Artists Laying Groundwork Toward Community Purchase Of Former INS Building, Now Home To 100-Plus Studios

Grace Gorenflo
The Seattle Times

WWR Article Summary (tl;dr) As Grace Gorenflo reports, in Seattle, “Tenants formed Friends of Inscape last year, a working group building a community of immigrant, neighborhood and artist stakeholders that would eventually form a nonprofit to raise money to purchase the property. The effort has garnered support from the city of Seattle, King County and others.”


For Kirsten Mohan, “art is salvation.” Since her husband passed away, the photographer and single mother of two has dedicated herself to growing her business and her craft.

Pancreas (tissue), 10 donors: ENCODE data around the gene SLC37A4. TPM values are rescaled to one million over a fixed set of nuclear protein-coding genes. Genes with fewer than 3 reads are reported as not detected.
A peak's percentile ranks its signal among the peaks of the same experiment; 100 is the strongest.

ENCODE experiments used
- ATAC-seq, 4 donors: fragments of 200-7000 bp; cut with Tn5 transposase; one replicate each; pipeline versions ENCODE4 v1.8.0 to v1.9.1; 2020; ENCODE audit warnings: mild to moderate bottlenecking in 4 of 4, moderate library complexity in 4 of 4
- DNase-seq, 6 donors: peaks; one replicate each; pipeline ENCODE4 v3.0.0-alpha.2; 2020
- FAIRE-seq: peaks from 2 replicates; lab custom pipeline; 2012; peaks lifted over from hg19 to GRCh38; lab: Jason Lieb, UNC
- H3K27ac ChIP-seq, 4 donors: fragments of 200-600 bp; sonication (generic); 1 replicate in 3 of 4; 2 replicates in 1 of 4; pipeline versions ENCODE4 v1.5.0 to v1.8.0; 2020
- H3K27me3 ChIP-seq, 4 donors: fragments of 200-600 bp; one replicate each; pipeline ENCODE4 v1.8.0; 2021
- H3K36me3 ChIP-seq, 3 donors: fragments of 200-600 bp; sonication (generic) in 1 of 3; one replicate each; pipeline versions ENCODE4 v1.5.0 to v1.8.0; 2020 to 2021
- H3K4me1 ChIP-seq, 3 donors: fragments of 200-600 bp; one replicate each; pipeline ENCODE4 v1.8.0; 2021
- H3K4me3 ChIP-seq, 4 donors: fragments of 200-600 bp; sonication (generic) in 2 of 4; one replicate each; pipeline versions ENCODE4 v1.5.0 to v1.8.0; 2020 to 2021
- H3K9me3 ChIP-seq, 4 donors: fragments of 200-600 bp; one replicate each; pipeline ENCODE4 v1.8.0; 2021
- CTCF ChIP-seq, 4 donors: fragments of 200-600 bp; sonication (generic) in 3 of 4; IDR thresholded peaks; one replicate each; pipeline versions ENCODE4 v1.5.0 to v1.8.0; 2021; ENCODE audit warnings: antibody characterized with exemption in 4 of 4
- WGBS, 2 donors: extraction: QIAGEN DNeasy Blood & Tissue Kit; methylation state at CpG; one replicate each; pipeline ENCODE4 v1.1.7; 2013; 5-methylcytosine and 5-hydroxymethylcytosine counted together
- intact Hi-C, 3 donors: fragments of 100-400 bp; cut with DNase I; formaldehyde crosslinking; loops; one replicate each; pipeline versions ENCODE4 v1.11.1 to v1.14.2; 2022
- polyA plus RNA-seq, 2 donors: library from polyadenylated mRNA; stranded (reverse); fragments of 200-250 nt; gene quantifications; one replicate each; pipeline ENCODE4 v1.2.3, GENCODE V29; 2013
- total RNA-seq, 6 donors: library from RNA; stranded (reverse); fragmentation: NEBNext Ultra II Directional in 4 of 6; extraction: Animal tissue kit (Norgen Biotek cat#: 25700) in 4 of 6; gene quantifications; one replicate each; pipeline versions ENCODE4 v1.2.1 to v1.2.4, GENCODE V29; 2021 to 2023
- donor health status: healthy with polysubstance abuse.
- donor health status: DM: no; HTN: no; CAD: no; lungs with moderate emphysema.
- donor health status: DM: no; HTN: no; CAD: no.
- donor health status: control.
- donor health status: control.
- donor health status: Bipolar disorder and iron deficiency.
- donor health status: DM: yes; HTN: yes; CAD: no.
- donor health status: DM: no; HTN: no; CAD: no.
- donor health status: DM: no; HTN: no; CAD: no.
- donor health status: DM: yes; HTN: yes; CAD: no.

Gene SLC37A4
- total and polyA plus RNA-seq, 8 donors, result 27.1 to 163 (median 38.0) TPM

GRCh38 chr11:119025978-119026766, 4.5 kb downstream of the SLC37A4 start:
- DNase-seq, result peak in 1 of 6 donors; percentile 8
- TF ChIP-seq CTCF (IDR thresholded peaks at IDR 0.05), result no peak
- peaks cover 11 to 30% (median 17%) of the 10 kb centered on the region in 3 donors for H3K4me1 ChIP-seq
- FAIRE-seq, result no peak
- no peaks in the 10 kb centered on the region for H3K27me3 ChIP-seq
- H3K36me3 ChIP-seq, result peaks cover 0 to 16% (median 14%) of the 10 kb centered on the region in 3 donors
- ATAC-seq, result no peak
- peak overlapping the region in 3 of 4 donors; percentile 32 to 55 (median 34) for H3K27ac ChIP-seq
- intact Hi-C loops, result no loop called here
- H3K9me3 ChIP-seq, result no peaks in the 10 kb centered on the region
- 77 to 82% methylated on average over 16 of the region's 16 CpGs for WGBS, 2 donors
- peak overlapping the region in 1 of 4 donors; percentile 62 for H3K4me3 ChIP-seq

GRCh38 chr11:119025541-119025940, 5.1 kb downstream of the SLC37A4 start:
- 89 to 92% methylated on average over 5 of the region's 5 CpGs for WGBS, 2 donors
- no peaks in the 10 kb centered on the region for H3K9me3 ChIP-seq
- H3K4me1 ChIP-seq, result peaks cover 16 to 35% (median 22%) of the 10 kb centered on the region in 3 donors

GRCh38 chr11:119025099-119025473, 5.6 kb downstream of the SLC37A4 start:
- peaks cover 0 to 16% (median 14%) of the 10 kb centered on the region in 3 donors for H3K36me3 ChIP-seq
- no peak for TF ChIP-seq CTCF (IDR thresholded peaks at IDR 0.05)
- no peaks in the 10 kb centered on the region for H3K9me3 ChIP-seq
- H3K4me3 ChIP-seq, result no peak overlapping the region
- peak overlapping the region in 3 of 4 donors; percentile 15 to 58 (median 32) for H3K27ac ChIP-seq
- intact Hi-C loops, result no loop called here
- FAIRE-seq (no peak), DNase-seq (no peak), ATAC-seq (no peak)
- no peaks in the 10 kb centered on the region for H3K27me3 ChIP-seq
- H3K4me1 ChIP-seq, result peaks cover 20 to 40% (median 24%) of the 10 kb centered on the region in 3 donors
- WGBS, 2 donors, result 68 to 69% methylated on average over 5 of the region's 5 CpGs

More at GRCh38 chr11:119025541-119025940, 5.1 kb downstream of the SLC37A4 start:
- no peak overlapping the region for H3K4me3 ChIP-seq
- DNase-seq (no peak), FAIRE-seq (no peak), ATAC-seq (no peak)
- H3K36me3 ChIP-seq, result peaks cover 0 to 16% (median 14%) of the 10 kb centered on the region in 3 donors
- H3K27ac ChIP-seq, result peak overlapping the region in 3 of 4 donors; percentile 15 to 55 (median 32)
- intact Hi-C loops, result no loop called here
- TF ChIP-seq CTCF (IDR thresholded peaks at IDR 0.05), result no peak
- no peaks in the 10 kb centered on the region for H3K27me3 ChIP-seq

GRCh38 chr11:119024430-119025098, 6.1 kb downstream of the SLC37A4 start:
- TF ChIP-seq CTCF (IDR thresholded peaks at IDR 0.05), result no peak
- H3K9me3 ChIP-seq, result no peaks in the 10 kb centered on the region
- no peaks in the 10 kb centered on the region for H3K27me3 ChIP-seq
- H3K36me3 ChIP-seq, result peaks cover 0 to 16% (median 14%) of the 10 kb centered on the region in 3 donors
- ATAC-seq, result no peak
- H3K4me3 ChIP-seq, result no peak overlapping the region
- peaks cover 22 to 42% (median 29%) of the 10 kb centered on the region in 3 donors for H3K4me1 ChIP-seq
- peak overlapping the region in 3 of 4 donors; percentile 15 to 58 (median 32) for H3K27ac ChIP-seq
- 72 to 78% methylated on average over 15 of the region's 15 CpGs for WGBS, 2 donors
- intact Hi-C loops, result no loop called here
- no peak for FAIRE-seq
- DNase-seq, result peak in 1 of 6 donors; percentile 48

In 2021, after a decade of hard work, she was able to sign a lease for a studio at Inscape Arts, which bills itself as Seattle’s largest arts and culture enclave. Soon after moving in, Mohan said she was disappointed to hear that the historic, 76,600-square-foot building, located in Seattle’s Chinatown International District, was in danger of becoming a redevelopment opportunity.

“It’s the largest arts building in the city — it’s the only one with so much cultural and historical significance — and it just would be such a tragedy if this was lost to both the arts community and the community at large,” Mohan said.

At a time when Seattle rent prices are skyrocketing and artists who have been hit hard by the pandemic are looking to recover, Inscape Arts’ building owners are looking to sell, a decision that risks the loss of more than 100 artist studios and possible erasure of the 91-year-old former Immigration and Naturalization Service building’s complicated history as a detention and processing center.

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